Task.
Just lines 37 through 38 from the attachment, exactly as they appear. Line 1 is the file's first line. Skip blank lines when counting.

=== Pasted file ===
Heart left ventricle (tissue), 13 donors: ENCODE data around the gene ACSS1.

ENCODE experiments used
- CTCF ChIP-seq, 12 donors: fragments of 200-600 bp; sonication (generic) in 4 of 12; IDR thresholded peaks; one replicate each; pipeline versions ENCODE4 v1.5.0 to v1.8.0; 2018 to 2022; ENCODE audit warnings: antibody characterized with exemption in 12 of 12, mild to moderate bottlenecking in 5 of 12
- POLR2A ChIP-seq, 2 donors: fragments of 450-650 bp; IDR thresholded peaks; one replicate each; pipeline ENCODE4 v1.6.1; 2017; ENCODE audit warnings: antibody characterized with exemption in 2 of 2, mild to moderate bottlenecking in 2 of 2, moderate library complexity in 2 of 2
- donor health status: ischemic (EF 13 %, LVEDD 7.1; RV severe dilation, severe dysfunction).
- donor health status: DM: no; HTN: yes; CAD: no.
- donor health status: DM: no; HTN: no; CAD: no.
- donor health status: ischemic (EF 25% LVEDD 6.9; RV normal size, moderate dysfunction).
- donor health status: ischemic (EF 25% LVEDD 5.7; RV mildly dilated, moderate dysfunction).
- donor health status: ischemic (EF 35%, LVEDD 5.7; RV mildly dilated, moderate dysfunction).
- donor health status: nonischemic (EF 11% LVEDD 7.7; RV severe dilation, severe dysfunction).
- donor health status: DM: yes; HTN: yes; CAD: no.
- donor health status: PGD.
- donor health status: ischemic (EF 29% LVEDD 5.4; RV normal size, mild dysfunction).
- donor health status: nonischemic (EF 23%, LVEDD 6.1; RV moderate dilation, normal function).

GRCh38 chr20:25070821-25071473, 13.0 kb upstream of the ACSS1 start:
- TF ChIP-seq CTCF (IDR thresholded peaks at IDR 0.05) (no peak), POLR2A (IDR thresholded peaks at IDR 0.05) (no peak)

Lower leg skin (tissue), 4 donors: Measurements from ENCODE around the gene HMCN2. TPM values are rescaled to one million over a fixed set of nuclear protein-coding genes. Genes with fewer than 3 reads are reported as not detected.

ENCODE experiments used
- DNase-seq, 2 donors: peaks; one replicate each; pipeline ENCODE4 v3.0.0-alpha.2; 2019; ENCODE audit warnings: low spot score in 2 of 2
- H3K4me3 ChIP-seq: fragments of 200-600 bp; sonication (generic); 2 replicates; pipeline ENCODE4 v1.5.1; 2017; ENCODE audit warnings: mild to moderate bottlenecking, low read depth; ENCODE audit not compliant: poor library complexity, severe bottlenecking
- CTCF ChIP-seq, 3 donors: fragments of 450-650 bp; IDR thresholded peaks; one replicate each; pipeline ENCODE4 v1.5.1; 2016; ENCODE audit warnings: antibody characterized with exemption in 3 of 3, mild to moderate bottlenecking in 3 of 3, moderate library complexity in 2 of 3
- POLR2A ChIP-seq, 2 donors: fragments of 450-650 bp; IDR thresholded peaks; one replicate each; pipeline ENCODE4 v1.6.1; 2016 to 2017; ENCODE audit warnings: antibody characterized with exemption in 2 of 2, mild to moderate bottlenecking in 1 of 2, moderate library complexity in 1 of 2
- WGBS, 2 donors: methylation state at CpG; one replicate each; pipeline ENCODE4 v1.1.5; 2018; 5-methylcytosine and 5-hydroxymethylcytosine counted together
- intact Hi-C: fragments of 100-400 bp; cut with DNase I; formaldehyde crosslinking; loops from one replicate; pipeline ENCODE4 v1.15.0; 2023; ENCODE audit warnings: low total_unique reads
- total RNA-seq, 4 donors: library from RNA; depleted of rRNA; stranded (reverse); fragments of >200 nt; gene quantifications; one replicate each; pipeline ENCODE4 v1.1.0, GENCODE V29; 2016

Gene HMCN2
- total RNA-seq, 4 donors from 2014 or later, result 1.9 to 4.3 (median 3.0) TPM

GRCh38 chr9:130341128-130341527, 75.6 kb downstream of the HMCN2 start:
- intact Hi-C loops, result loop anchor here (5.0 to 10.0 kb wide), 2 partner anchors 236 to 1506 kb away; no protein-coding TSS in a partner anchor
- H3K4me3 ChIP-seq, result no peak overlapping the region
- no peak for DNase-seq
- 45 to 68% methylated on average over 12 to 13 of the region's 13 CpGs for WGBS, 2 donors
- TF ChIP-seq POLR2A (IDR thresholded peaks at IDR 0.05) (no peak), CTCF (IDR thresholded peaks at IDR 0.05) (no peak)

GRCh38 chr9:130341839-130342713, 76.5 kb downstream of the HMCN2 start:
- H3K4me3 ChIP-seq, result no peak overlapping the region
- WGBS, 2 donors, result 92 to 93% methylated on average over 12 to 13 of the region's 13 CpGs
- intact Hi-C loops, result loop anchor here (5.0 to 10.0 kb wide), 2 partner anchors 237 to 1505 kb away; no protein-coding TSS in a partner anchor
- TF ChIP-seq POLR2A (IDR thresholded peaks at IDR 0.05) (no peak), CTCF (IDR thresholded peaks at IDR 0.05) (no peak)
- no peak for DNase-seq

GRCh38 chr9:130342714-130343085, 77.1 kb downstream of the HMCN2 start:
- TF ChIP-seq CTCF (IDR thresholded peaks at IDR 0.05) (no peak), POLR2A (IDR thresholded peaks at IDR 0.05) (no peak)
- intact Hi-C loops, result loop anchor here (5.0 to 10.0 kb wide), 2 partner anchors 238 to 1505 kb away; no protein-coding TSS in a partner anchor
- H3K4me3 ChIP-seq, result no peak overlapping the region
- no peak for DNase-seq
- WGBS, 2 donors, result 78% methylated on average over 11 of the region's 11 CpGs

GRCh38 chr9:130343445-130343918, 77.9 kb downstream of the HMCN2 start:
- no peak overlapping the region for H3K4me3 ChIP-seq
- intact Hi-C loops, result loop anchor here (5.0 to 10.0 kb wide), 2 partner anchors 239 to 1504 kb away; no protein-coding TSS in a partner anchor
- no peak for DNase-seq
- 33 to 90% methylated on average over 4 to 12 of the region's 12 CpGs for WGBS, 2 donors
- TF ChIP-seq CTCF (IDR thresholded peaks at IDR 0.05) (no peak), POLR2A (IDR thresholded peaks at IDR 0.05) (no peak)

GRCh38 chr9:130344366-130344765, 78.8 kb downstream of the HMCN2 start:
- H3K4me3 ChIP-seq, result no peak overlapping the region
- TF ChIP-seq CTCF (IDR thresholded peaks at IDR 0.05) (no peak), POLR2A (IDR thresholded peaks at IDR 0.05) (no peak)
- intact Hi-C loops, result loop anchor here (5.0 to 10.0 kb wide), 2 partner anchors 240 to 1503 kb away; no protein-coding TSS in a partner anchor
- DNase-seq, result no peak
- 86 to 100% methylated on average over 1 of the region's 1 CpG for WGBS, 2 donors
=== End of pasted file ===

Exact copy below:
- WGBS, 2 donors, result 92 to 93% methylated on average over 12 to 13 of the region's 13 CpGs
- intact Hi-C loops, result loop anchor here (5.0 to 10.0 kb wide), 2 partner anchors 237 to 1505 kb away; no protein-coding TSS in a partner anchor